This morning a regional task force established in June to examine Metro released a strongly worded report calling for a major overhaul of the transit agency’s governance structure.
The report, which was sponsored by the Washington Board of Trade (BOT) and the Metropolitan Washington Council of Governments (COG), said that shortcomings in Metro’s structure has led to “a serious decline in Metro’s performance,” including fatal crashes, chronic escalator outages, and unreliable service in recent years.
“What may have been an appropriate governance structure for Metro in the 1960’s is not appropriate to operate today’s mature system,” said Jim Dyke, a task force co-chair and BOT chairman. “We need to come together as a region and make the governance changes that will propel Metro to regain its stature as [a] world-class transit system.”
Among the 18-member task force’s larger recommendations was the establishment of a Metro Governance Commission that would include seven members, among them the mayor of the District of Columbia and the governors of Maryland and Virginia. By having some of the area’s highest elected officials involved in Metro, such a commission would be able to hold the transit agency’s board more accountable, task force members said.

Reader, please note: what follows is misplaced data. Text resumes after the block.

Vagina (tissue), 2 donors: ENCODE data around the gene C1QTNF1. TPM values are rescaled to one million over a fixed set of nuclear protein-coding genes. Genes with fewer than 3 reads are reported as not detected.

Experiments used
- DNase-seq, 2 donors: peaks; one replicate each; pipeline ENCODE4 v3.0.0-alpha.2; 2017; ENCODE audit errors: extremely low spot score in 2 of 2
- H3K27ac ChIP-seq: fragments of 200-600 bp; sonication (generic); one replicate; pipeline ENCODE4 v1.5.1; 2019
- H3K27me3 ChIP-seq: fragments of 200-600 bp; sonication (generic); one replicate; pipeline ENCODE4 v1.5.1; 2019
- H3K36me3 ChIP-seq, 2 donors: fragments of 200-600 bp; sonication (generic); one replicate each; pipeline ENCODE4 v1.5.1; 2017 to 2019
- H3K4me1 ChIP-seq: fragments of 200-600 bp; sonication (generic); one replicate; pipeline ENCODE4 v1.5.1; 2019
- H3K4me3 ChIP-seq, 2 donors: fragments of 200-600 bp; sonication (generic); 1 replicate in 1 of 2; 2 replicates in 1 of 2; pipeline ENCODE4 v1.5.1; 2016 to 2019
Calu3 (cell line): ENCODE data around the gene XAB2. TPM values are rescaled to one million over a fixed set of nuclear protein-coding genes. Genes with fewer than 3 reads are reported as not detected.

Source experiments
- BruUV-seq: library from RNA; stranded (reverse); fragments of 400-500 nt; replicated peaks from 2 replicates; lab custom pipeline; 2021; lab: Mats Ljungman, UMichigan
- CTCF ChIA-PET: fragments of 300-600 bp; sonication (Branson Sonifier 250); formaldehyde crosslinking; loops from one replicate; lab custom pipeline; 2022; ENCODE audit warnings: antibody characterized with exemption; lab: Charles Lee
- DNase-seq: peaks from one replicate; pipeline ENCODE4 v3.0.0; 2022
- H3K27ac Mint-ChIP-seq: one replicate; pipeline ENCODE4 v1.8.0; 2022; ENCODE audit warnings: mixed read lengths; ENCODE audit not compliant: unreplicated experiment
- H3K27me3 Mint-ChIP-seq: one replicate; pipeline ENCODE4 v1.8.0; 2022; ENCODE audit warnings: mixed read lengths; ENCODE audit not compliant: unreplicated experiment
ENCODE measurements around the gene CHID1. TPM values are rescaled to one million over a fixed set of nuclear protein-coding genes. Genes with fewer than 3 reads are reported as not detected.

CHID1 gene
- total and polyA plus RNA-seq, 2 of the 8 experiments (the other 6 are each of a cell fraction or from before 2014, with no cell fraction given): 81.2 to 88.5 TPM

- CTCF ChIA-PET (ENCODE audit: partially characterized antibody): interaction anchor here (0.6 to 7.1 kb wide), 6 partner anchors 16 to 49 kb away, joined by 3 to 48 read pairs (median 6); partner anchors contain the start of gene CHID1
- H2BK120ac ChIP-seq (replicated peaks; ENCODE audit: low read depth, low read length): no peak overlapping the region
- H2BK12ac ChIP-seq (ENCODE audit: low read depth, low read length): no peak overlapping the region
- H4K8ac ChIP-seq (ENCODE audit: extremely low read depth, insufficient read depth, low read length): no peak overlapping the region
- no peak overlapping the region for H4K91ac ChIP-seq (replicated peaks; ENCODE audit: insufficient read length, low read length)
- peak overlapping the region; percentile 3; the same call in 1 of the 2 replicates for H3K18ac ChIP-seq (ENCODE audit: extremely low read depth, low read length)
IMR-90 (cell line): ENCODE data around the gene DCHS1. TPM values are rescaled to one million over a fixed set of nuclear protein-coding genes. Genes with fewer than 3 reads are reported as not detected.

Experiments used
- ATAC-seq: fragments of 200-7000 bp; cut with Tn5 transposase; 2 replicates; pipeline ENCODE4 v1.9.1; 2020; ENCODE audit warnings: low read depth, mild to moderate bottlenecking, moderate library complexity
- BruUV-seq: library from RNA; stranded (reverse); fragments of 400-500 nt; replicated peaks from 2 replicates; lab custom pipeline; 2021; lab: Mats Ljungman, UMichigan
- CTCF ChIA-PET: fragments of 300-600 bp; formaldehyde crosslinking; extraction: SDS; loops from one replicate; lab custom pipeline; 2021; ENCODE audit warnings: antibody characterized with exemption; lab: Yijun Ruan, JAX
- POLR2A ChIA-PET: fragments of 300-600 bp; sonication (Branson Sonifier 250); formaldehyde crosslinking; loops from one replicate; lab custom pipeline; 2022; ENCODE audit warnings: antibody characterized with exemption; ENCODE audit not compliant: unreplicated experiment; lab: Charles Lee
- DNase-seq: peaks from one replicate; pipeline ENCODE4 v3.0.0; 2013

“There’s been a steadily declining level of confidence in metro,” said BOT president James Dinegar. “That leads to less riders and less funding.”
The report also called for significant changes to board structure and proceedings, such as increasing the board size to 12 members, and giving members just a one-term renewal option on their original four-year term, holding them to a maximum of eight years on the board. Dyke said such limits would give board members “consistency but not eternity.”
“It would create enough time where you can create change but not go on forever and not get anything done,” co-chair Kwame Brown, the D.C. Council chair-elect, said. Where task force members said they would like to see more consistency is in Metro’s general manager position, which has seen four people pass through in the last five years.
The report also recommended that Metro board appointing authorities be able to select a chairman who doesn’t currently sit on the board, as well as appoint the most qualified board members possible, regardless of whether they’re elected officials.
Task force members also urged that board members’ veto powers be restricted to “extraordinary activities” since it mostly serves to “pull the board apart,” said David Robertson, executive director of COG. Robertson also said the board should consider even more basic changes, such as establishing an orientation process. “WMATA doesn’t have an effective orientation process,” he said. “You can literally be appointed to chair the WMATA board of directors never having served on the board.”
Some of the task force’s recommendations could be implemented immediately, while others would require revisions to the compact signed in 1966 that established the transit agency – a far more complicated scenario. Brown said that task force members met this morning with several Metro officials, including the general manager, and that “they were open to looking at some of the immediate opportunities.”
In preparing their report over the last four and a half months, task force members said they met 18 times and studied the “best practices” of transit systems throughout the U.S. and the world.